Cryopreservation is a process where cells or whole tissues are preserved by cooling to sub-zero temperatures.
At Coriell, cell lines are stored in sealed Pyrex vials at -316 degrees Fahrenheit liquid nitrogen. At this low temperature, any biological activity – including biochemical reactions that would lead to cell death – is effectively stopped, providing an indefinite longevity to cells. For establishing and biobanking a cell line, the following steps are critical:
- The process begins when a blood sample from a subject with a genetic disease arrives at Coriell.
- The specimen is labeled with a barcode tracking number and information about the specimen is recorded in Coriell’s database. At least two technicians check each step for accuracy. A sample of the specimen is removed and its DNA tested for later reference.
- The blood sample is spun through a centrifuge to separate it into its different parts. White blood cells are removed with a pipette and placed in a flask along with a growth-enhancing solution. The flask is then incubated at body temperature and the cells are allowed to grow from three weeks to three months.
- The cells are checked throughout the culturing process to ensure they are growing properly.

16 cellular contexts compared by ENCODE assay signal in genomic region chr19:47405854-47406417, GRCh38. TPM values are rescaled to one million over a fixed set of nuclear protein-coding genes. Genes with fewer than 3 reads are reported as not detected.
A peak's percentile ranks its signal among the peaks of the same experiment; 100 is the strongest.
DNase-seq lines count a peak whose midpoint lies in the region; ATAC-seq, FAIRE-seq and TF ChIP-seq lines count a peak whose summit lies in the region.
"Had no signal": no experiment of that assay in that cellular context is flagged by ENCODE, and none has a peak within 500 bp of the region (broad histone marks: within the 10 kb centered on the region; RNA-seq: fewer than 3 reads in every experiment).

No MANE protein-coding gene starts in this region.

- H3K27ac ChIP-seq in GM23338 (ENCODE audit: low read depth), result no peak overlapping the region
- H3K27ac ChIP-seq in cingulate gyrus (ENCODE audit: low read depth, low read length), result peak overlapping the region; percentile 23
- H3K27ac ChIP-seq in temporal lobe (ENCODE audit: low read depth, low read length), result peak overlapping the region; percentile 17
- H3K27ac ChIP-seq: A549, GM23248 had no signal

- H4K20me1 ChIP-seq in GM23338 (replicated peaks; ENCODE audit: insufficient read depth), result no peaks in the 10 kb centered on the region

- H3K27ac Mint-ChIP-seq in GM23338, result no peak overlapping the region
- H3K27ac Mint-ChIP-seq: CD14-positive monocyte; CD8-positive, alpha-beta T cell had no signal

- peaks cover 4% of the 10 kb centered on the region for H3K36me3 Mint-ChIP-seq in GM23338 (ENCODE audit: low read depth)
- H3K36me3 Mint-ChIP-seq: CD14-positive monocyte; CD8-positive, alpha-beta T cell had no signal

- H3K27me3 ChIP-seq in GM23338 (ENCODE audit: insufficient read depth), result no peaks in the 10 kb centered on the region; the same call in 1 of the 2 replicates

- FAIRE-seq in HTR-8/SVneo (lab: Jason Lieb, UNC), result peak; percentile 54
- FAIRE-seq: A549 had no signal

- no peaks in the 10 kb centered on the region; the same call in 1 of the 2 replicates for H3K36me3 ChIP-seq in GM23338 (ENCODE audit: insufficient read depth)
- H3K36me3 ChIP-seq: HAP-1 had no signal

- The cells are then transferred into three or four larger flasks and allowed to continue growing.
- After a week, they are placed in a large vessel and allowed to grow for another three to four days. The vessels are kept in racks that turn slowly to facilitate cell growth.
- The cells are placed in glass ampules along with cryo-preservative. Each ampule holds about 1 million cells. For quality control purposes, DNA from the cells is verified against the sample taken when the blood first arrived.
- The tops of the ampules are then sealed with a flame, so that the cells can be submerged in liquid nitrogen.
- Six ampules are snapped into a thin metal frame called a “cane.” Each cane holds cells taken from the same individual.
- Before being immersed in a cryogenic storage tank filled with liquid nitrogen, the cells are cooled down in one of three controlled-rate freezers. The samples are cooled down this way to prevent them from being damaged.
- Canes are put into numbered canisters in a tank filled with liquid nitrogen. Each canister can house 20 canes; each tank can hold up to 306 canisters. When filled to capacity, each Coriell tank holds 6,120 canes, up to 36,720 ampules. Each of Coriell’s 100 tanks is preserving millions of cells indefinitely.
- Researchers around the world search Coriell’s online database, which contains more than 600 genetic diseases. When a sample is requested, it is retrieved, thawed, quality checked, and shipped within days. Coriell ships approximately 8,000 cell cultures and 100,000 DNA specimens each year.